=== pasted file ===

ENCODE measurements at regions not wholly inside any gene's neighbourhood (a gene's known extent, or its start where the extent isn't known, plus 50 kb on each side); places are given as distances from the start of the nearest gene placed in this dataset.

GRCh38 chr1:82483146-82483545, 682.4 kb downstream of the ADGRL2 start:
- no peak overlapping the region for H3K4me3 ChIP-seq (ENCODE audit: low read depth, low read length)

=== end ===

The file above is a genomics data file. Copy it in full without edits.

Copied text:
ENCODE measurements at regions not wholly inside any gene's neighbourhood (a gene's known extent, or its start where the extent isn't known, plus 50 kb on each side); places are given as distances from the start of the nearest gene placed in this dataset.

GRCh38 chr1:82483146-82483545, 682.4 kb downstream of the ADGRL2 start:
- no peak overlapping the region for H3K4me3 ChIP-seq (ENCODE audit: low read depth, low read length)